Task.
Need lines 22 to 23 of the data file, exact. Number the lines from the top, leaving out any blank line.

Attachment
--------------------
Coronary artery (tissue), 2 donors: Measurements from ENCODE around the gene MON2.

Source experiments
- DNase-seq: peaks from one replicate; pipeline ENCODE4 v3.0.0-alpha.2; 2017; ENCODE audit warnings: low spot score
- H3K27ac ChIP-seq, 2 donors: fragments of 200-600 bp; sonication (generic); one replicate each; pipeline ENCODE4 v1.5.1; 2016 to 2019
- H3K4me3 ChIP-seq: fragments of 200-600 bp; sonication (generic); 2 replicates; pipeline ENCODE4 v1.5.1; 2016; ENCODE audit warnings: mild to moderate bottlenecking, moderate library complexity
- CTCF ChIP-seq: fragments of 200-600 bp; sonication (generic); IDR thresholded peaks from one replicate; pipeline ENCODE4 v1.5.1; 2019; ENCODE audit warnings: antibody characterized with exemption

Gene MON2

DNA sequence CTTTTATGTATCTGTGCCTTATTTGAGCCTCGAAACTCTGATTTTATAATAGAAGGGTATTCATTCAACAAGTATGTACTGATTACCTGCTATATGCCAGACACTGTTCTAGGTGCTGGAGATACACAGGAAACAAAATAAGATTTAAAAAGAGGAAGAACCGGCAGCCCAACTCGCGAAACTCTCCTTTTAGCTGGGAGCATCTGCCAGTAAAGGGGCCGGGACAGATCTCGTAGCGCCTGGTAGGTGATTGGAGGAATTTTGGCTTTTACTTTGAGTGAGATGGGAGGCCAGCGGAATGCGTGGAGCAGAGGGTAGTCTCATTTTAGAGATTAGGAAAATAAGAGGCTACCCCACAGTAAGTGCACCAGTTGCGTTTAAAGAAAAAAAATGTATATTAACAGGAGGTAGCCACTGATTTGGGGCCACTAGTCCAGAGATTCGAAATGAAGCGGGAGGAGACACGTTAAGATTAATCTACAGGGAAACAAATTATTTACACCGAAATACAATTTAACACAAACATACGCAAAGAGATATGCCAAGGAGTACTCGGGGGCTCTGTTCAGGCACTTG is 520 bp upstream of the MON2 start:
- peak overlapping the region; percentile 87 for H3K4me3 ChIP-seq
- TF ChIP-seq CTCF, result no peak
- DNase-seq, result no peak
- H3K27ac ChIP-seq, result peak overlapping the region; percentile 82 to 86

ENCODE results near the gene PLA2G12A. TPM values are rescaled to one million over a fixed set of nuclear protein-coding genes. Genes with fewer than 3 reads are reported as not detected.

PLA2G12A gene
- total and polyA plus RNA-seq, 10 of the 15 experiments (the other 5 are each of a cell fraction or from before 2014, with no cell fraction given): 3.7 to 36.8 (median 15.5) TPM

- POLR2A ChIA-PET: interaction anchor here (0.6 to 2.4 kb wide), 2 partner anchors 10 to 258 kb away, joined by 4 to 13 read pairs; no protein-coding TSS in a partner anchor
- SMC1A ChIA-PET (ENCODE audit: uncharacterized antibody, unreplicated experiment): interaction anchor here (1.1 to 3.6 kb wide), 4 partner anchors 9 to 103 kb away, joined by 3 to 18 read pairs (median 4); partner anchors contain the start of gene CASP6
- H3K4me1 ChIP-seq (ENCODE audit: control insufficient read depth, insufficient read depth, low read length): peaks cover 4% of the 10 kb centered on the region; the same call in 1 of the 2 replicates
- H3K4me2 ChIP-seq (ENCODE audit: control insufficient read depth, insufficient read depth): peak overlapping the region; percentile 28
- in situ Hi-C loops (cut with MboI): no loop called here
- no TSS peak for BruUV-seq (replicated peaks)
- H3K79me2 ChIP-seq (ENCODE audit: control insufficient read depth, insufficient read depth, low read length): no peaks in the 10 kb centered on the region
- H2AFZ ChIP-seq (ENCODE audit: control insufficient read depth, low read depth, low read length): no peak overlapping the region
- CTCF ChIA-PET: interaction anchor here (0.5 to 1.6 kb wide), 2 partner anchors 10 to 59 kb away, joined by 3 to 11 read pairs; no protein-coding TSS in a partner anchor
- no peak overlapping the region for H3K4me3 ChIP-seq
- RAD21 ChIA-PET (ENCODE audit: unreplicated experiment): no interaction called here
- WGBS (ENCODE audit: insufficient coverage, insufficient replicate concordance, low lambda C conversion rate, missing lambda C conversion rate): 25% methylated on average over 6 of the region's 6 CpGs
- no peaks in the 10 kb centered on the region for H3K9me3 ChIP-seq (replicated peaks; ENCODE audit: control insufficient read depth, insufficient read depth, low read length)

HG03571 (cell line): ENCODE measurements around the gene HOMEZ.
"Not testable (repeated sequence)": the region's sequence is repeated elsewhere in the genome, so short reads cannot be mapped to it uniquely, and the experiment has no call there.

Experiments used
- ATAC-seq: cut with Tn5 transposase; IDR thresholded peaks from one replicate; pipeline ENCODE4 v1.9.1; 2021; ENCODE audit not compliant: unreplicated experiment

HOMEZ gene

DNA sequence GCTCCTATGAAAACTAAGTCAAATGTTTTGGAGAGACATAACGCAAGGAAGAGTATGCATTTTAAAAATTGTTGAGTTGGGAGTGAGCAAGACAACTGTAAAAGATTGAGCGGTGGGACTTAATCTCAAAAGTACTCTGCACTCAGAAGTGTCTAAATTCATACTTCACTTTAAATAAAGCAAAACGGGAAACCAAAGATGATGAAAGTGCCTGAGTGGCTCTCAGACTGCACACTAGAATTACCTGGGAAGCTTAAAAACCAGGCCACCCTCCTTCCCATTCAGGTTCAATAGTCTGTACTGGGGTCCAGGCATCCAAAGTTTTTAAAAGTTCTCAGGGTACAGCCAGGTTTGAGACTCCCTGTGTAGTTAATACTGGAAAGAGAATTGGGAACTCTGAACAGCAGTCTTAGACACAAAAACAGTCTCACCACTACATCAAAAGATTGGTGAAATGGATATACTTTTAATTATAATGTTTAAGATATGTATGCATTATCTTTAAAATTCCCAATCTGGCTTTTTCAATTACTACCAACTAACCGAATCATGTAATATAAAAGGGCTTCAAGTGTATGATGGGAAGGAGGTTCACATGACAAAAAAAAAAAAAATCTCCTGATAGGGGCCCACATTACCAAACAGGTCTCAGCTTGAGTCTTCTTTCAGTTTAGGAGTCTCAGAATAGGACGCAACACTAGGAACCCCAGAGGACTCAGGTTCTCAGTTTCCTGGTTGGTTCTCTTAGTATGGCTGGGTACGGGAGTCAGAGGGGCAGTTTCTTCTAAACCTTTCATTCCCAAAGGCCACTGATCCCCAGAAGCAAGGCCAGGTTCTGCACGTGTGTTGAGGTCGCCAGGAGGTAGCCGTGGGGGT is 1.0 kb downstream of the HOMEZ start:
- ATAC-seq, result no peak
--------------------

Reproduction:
- H3K79me2 ChIP-seq (ENCODE audit: control insufficient read depth, insufficient read depth, low read length): no peaks in the 10 kb centered on the region
- H2AFZ ChIP-seq (ENCODE audit: control insufficient read depth, low read depth, low read length): no peak overlapping the region